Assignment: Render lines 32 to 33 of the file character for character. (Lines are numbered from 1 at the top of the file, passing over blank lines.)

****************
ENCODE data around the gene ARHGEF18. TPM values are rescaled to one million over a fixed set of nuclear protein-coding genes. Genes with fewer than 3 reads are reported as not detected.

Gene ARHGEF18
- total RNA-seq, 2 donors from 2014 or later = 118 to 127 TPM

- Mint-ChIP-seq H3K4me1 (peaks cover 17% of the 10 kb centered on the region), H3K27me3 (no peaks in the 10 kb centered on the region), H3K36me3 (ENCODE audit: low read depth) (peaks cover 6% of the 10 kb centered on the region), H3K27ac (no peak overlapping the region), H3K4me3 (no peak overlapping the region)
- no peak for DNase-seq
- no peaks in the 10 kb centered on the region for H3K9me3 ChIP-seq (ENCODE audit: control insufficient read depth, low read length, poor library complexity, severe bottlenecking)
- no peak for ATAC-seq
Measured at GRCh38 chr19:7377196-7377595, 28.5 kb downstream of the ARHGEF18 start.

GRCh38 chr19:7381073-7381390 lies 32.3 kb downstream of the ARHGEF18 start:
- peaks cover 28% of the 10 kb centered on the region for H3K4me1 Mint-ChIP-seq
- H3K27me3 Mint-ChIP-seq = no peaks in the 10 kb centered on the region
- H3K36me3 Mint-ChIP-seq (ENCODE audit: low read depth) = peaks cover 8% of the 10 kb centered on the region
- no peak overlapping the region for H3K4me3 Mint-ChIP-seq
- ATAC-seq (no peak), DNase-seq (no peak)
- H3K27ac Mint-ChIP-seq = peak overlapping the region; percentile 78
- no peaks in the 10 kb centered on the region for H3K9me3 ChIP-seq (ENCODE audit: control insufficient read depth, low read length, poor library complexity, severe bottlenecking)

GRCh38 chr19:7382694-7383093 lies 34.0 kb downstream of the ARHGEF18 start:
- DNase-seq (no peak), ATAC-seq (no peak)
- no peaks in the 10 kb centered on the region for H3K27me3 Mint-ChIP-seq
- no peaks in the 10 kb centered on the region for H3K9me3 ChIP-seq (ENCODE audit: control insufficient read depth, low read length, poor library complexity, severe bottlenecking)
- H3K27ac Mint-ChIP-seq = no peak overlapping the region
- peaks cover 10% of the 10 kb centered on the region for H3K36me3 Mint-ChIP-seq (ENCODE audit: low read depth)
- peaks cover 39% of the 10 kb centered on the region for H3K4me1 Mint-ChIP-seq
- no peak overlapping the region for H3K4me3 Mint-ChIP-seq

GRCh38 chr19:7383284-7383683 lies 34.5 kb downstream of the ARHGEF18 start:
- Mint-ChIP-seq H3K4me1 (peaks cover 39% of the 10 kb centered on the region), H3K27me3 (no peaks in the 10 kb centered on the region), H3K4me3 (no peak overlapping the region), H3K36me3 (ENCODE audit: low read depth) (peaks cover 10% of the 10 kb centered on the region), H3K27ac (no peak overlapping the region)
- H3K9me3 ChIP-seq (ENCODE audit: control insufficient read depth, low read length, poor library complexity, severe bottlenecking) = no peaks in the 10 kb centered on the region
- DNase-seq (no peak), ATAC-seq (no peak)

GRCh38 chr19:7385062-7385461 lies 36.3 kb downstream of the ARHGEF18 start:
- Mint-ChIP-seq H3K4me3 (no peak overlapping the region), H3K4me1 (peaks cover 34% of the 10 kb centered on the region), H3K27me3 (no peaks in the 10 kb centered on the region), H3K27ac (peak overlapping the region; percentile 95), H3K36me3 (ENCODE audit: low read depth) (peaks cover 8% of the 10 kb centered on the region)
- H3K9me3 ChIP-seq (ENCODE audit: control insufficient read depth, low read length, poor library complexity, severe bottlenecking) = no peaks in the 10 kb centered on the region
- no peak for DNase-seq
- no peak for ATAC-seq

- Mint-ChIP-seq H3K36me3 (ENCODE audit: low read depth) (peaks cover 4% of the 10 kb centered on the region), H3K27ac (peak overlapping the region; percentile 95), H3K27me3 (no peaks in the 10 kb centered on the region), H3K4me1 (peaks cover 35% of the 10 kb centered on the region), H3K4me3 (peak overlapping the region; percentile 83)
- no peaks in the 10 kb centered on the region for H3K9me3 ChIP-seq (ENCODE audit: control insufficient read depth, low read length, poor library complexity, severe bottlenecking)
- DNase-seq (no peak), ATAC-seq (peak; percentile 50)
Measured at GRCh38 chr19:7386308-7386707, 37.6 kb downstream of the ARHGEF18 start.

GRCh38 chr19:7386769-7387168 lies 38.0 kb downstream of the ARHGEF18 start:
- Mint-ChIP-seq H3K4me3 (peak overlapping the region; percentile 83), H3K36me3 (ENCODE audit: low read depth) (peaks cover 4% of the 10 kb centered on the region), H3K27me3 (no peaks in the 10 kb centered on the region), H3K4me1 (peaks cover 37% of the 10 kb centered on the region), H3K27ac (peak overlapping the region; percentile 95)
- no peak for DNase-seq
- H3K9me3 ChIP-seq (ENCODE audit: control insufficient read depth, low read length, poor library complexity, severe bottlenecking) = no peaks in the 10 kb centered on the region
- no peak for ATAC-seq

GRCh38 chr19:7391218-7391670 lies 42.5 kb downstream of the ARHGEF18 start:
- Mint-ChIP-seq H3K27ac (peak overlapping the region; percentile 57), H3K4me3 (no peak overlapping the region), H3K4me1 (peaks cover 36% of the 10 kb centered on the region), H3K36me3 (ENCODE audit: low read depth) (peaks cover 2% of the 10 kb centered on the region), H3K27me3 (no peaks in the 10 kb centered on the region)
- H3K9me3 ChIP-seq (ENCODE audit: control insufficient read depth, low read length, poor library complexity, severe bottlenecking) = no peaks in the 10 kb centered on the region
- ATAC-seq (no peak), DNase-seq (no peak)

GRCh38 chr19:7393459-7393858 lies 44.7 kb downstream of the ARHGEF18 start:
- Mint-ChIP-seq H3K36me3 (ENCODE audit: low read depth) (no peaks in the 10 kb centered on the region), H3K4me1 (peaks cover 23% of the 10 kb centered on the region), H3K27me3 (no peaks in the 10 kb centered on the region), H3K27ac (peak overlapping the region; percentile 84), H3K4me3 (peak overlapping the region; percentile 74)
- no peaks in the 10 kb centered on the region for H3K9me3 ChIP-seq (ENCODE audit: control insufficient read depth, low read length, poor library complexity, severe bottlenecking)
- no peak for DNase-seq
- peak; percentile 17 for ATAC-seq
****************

- no peak for DNase-seq
- no peak for ATAC-seq